As of right now, The Lost Boys TV show looks like it's in a state of limbo until the tide changes with the virus and more productions resume, whenever that may be. If all goes as planned, the pilot will eventually be shot and then a decision on the future of the series can happen. In the meantime, let's take a look at the timeline of events surrounding this potential series and what Rob Thomas had in store for fans and how the project got to this stage in the first place.

Corey Feldman, Corey Haim, and Jamison Newlander in The Lost Boys

The Lost Boys Pilot Sounds Similar To The Original Movie, But With Small Changes

Joel Schumacher's 1987 The Lost Boys and Rob Thomas' television adaptation share a lot of similarities in that they both take place in seaside town and focus on a single mother and her two teenage sons who come across a gang of outcasts who turn out to be some pretty cool vampires, but there are some key differences. For one, the show appears to be leaving California behind and instead settling in on the Atlantic Coast in North Carolina, but that's not all as Gerard McMahon (who wrote "Cry Little Sister" for the original film and who has been hired to write songs for the show) told SYFYWire in July 2020:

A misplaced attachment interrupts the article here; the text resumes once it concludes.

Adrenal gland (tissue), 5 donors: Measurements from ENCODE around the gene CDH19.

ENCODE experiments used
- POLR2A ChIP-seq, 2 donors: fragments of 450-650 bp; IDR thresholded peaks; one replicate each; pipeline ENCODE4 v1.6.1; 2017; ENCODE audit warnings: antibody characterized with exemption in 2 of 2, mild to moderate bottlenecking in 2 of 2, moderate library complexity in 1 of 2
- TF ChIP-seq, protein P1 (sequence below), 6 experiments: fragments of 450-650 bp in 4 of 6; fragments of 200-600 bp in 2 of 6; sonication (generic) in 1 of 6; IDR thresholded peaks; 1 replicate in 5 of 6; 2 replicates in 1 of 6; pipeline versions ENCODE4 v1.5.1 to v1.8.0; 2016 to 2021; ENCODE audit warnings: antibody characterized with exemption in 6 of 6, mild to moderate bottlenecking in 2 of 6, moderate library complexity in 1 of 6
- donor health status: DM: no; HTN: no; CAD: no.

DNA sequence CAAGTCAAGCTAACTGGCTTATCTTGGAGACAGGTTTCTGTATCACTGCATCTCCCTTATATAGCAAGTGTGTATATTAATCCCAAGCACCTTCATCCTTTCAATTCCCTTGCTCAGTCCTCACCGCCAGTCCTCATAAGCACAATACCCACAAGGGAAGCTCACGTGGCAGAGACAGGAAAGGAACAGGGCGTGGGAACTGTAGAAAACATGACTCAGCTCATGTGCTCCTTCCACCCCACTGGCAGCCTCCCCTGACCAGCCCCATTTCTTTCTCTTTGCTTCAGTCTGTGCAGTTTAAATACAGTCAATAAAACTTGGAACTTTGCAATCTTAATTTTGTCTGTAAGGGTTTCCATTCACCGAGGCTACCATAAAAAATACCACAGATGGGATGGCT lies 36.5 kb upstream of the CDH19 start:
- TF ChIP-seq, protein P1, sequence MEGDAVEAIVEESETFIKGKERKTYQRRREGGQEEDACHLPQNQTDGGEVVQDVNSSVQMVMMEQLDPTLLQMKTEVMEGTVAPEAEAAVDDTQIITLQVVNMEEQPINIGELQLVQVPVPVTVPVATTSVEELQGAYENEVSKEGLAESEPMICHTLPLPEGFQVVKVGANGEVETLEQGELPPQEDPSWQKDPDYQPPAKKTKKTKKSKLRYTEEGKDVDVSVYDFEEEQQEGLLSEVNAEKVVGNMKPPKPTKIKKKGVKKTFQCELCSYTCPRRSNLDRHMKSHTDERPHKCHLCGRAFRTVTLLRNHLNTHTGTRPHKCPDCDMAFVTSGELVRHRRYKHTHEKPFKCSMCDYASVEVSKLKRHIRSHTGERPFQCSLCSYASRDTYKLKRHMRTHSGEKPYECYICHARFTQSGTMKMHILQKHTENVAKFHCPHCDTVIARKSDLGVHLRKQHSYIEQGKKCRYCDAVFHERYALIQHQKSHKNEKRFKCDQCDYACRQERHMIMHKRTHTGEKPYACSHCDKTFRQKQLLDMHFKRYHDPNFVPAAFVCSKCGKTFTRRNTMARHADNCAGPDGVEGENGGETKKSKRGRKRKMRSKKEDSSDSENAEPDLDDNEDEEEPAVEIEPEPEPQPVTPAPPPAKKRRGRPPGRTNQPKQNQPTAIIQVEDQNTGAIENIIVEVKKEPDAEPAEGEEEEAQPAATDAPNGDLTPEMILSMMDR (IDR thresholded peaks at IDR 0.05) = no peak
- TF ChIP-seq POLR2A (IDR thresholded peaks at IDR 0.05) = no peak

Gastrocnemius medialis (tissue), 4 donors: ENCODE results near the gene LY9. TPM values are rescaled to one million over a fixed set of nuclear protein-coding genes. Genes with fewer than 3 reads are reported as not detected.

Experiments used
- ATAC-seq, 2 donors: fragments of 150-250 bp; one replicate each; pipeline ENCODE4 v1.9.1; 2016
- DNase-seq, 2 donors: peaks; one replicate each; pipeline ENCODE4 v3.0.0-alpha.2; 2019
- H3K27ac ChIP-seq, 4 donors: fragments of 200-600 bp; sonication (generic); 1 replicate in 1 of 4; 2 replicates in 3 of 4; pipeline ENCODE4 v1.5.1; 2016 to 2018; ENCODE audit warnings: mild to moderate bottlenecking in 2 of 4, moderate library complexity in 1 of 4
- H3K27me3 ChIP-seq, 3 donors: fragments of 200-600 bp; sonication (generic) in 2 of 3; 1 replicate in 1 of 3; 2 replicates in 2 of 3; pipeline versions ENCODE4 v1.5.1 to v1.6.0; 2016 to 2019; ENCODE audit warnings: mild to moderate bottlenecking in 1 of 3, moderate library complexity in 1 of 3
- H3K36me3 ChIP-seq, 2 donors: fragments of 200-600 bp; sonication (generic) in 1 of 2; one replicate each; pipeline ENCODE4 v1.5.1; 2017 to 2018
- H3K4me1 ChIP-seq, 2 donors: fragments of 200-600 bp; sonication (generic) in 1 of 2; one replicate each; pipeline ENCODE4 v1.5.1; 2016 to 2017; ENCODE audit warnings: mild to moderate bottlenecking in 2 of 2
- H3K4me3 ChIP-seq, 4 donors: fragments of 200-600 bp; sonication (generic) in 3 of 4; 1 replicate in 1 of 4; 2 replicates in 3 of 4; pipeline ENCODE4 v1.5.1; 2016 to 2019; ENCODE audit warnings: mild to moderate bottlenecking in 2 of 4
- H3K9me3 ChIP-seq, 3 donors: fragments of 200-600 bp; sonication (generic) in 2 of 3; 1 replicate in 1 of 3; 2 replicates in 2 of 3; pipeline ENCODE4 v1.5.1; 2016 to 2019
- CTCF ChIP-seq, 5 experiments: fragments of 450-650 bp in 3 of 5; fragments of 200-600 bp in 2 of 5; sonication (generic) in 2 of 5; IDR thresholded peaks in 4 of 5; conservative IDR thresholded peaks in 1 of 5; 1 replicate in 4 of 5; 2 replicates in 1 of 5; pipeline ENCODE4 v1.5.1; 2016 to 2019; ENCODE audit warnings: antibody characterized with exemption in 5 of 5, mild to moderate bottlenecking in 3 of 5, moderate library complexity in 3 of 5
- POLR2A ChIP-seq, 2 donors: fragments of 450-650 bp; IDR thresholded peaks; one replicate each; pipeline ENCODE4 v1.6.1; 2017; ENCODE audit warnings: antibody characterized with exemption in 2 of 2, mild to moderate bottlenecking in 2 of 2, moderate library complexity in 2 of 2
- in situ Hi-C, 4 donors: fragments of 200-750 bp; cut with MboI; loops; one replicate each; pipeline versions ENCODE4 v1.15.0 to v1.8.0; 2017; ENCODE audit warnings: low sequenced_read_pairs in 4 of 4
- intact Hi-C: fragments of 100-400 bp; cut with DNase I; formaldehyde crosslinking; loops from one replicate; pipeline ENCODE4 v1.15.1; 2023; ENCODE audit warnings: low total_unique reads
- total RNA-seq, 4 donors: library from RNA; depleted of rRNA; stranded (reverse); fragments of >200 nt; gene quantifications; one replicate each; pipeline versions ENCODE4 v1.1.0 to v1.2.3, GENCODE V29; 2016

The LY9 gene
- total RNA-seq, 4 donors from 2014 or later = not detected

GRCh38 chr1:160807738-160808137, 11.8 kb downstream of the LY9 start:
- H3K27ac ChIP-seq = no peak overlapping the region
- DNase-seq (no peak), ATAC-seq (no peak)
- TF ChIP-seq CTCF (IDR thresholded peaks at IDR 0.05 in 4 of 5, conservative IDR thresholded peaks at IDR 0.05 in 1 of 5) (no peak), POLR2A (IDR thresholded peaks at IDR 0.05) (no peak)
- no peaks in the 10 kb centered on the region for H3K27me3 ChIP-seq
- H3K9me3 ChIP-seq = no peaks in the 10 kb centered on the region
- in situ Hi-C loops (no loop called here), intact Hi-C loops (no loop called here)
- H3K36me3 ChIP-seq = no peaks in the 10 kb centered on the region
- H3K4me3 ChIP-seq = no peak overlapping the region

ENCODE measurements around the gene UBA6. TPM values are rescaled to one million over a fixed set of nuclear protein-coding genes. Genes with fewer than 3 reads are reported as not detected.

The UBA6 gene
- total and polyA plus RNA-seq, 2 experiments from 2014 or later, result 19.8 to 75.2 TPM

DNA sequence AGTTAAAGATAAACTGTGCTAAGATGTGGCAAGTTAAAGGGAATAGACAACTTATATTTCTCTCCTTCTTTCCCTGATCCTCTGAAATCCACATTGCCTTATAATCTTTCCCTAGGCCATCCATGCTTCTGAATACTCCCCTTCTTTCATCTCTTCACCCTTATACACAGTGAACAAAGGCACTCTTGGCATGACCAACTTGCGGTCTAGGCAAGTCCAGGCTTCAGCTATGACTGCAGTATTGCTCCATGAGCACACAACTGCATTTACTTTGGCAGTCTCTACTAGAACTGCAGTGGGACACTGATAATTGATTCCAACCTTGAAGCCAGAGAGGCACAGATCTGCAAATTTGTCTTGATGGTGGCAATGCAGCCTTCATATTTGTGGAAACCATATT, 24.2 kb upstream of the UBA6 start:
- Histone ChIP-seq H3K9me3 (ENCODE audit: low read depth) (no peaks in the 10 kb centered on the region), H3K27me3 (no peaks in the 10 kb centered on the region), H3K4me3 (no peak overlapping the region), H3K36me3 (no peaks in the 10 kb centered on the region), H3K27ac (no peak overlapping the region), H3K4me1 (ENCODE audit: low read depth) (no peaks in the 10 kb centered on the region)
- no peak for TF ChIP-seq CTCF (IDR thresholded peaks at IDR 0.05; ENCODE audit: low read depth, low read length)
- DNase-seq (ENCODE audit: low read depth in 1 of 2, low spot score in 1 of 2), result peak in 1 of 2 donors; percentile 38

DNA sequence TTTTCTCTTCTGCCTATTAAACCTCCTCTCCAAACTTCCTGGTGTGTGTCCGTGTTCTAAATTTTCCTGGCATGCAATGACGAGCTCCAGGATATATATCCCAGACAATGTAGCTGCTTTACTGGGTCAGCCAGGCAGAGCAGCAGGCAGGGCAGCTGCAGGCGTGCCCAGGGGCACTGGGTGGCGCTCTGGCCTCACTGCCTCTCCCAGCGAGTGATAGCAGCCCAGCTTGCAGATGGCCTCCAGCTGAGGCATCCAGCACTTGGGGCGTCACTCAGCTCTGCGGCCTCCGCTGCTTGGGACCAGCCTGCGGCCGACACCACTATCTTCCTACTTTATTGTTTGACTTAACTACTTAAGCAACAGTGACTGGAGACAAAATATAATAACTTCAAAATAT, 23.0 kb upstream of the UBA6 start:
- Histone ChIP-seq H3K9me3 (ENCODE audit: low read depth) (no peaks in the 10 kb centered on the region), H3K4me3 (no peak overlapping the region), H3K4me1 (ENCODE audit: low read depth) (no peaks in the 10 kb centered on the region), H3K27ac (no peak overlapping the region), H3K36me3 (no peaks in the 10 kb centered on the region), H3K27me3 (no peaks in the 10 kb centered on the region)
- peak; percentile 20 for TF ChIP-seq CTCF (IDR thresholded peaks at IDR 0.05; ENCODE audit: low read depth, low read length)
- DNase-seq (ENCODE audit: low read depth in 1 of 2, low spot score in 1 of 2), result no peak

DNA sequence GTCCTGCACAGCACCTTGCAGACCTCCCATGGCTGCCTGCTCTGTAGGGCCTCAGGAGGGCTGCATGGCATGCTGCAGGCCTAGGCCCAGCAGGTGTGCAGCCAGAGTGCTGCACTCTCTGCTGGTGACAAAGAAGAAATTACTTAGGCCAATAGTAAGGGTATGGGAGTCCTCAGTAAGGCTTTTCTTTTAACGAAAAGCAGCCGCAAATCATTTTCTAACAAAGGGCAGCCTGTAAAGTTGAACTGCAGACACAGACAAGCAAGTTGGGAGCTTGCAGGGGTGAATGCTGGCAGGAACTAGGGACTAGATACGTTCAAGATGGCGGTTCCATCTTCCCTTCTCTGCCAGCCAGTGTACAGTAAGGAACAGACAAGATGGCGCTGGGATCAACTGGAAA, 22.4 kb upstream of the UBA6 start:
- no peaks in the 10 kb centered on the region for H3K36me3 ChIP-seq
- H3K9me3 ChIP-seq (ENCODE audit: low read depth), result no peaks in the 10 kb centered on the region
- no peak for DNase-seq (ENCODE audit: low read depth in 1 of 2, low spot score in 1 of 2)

Cast-wise, it's more diversified in coordination with the times, as it should be. It's a little bit more female-driven in its way.

One way the show will be more focused on female characters is the decision to make the vampire hunter Frog brothers, originally played by Corey Feldman and Jamison Newlander, a pair of sisters instead, which could make things interesting.

Alex Winter, Jami Gertz, Kiefer Sutherland, and Jason Patric in The Lost Boys

Rob Thomas Originally Pitched A Decades-Long Vampire Story Back In 2016